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Putting Wales at the forefront of midwifery advancement

5 April 2017

Vaughan Gething at Midwifery collaborating centre launch

Cardiff University’s School of Healthcare Sciences is putting Wales at the forefront of midwifery advancement with the launch of the World Health Organization (WHO) Collaborating Centre for Midwifery Development.

Launched at an event attended by Health Secretary Vaughan Gething and Professor James Buchan, Senior Advisor for Human Resources for Health at WHO Europe, the new centre is the only collaborating centre focusing solely on midwifery in the WHO European region and one of only two such collaborating centres in the world.

Speaking at the event, Professor Colin Riordan, Vice-Chancellor of Cardiff University, said: “We are honoured that the World Health Organisation has designated our School of Healthcare Sciences a collaborating centre for midwifery development...”

VC Prof. Colin Riordan (Square)

“Over the years we have made significant contributions to the field of midwifery education and research and we look forward to working with WHO to improve this vital area of healthcare across Europe.”

Professor Colin Riordan, President and Vice-Chancellor, Cardiff University

On the occasion of the launch, Professor James Buchan from the World Health Organization commented, “We are pleased to welcome the School of Healthcare Sciences at Cardiff University to the network of WHO collaborating centres for nursing and midwifery...”

Professor James Buchan

“As a WHO collaborating centre, the School will generate evidence and good practices in the field of midwifery education and practice, and we look forward to working together to provide technical support to WHO Member States.”

Professor James Buchan, World Health Organization

Midwifery across Europe varies widely in terms of educational preparation, professional regulation, and scope of practice. The Cardiff University Midwifery Collaborating Centre will play an important role in addressing those inequities by providing WHO with technical advice and consultancy, as well as generating and disseminating evidence. It will contribute to scaling up and transforming midwifery education across the WHO European region, building on the legacy of the Royal College of Midwives, which was a WHO Collaborating Centre for over 20 years.

Professor Billie Hunter and Professor James Buchan at Collaborating Centre for Midwifery Development launch

Professor Billie Hunter from Cardiff University’s School of Healthcare Sciences has been appointed Director of the new collaborating centre. She said: “Every year over 300,000 women die because of pregnancy related conditions, and 90% of these deaths are preventable. We know that quality midwifery can avert more than four in five maternal deaths, but in many countries midwives are not well trained or supported in practice...”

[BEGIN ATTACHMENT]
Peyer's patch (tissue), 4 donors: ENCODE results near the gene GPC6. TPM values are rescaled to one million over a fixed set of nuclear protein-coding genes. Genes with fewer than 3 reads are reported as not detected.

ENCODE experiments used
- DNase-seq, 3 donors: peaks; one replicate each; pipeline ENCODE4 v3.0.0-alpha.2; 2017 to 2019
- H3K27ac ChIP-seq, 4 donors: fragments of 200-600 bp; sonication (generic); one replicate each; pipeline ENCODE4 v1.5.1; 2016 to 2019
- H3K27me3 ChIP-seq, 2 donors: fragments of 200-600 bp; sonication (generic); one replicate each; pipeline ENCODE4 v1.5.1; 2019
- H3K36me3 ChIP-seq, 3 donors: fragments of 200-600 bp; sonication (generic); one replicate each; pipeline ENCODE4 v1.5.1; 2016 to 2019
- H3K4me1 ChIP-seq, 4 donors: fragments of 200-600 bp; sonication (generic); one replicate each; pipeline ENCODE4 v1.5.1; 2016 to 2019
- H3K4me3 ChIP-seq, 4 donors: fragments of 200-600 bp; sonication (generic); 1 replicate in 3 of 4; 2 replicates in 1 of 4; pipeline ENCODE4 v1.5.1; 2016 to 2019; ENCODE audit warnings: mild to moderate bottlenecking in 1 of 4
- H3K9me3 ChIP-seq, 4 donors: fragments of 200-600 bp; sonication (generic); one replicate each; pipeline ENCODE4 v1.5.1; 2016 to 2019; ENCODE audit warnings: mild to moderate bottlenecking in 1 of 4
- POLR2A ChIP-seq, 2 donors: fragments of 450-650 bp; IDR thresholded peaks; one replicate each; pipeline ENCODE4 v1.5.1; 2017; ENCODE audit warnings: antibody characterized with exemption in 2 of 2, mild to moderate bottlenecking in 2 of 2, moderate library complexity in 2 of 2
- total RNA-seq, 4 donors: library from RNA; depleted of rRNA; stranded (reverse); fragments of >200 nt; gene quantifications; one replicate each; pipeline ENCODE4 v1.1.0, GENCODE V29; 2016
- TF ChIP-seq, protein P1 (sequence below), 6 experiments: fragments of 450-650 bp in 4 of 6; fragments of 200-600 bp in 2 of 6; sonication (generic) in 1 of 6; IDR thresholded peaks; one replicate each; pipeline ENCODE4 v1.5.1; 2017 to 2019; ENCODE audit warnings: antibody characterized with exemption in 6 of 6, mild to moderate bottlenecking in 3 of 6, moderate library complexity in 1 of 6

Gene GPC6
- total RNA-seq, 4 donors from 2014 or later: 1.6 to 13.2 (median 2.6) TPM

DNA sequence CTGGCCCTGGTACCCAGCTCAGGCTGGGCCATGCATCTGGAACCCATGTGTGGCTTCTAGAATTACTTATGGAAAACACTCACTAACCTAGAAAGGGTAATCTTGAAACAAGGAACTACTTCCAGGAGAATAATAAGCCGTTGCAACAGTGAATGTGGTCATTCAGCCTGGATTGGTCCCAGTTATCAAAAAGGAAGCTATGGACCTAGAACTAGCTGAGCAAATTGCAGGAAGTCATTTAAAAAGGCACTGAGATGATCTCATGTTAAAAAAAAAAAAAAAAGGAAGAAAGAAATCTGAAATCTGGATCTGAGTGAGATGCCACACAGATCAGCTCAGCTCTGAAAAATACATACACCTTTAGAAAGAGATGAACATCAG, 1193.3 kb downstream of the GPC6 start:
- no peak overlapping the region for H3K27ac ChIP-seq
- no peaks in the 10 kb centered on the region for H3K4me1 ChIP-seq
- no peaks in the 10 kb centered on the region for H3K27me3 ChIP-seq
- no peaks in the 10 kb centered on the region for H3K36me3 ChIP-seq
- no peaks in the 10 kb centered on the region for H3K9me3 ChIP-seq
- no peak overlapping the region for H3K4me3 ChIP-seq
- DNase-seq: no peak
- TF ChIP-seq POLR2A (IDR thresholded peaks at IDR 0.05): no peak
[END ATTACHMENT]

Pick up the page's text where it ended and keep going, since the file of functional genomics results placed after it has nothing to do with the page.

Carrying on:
Hunter, Billie

“In the Collaborating Centre, we will support WHO to strengthen midwifery education and practice across the 53 member states of the WHO European region, in order to improve the quality of care for mothers and babies.”

Professor Billie Hunter, RCM Professor of Midwifery and Director, WHO Collaborating Centre for Midwifery Development

Welsh Government Cabinet Secretary for Health, Well-being and Sport Vaughan Gething said: “It is a real pleasure to celebrate the launch of the WHO’s Collaborating Centre which marks an important milestone in the development of Cardiff University as an international centre of excellence for midwifery education and practice.

“I am delighted to celebrate putting Wales on the map in terms of recognition for the excellence in midwifery care offered within the country. I know today is the result of a culmination of hard work and engagement both nationally and internationally, and I congratulate all who have made this happen.”

Vaughan Gething speaking at launch collaborating centre for Midwifery

Midwifery has been identified by WHO in numerous policies as the key to improving maternal and infant health globally. It's estimated that 18m more midwives and nurses will be needed globally, especially in low-income countries, to ensure effective provision for the world's population by 2030.

The new collaborating centre has expertise in a wide range of midwifery education, research and practice and a work plan has been developed which will help support WHO policies. The key areas of focus include:

  • helping WHO to map midwifery education across Europe, in order to monitor progress
  • developing an evidence-based resource for countries wanting to develop or strengthen a midwifery programme
  • providing expert advice to countries about midwifery education and curriculum development (for example, in November 2015 the School of Healthcare Sciences visited Uzbekistan at the request of the Uzbek government)

WHO works alongside various governments and other partners to safeguard the highest attainable level of health for all people. It has been active for nearly 70 years following its formation in 1948 and today has offices in over 150 countries. The University joins over 700 collaborating centres in 80 countries supporting WHO programmes.

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